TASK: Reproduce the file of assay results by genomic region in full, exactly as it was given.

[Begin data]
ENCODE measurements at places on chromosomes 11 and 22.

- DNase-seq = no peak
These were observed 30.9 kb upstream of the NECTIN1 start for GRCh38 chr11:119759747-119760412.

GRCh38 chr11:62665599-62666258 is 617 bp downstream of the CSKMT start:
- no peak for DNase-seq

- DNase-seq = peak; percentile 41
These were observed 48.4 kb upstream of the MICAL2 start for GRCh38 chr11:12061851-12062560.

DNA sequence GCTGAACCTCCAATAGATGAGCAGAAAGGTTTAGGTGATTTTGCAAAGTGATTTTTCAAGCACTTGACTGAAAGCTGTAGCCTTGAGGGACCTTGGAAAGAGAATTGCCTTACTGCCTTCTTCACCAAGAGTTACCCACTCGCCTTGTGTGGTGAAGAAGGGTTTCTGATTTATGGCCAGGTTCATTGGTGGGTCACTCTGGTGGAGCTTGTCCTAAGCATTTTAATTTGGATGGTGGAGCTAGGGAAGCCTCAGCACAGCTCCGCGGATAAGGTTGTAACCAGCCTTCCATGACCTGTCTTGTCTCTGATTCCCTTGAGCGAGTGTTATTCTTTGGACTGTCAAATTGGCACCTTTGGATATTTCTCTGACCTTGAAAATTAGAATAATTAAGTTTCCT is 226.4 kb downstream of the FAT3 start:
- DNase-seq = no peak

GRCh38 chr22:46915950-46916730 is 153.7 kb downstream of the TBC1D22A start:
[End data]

ENCODE measurements at places on chromosomes 11 and 22.

- DNase-seq = no peak
These were observed 30.9 kb upstream of the NECTIN1 start for GRCh38 chr11:119759747-119760412.

GRCh38 chr11:62665599-62666258 is 617 bp downstream of the CSKMT start:
- no peak for DNase-seq

- DNase-seq = peak; percentile 41
These were observed 48.4 kb upstream of the MICAL2 start for GRCh38 chr11:12061851-12062560.

DNA sequence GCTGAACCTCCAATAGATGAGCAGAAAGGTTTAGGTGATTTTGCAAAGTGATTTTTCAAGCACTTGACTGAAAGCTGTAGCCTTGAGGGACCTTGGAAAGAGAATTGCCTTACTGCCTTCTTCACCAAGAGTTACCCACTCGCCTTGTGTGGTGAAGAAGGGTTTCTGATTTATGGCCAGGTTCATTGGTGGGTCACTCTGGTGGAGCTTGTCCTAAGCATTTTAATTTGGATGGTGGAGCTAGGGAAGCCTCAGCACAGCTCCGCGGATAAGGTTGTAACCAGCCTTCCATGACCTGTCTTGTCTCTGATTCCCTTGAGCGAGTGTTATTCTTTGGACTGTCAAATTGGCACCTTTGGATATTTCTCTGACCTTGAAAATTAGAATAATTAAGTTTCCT is 226.4 kb downstream of the FAT3 start:
- DNase-seq = no peak

GRCh38 chr22:46915950-46916730 is 153.7 kb downstream of the TBC1D22A start: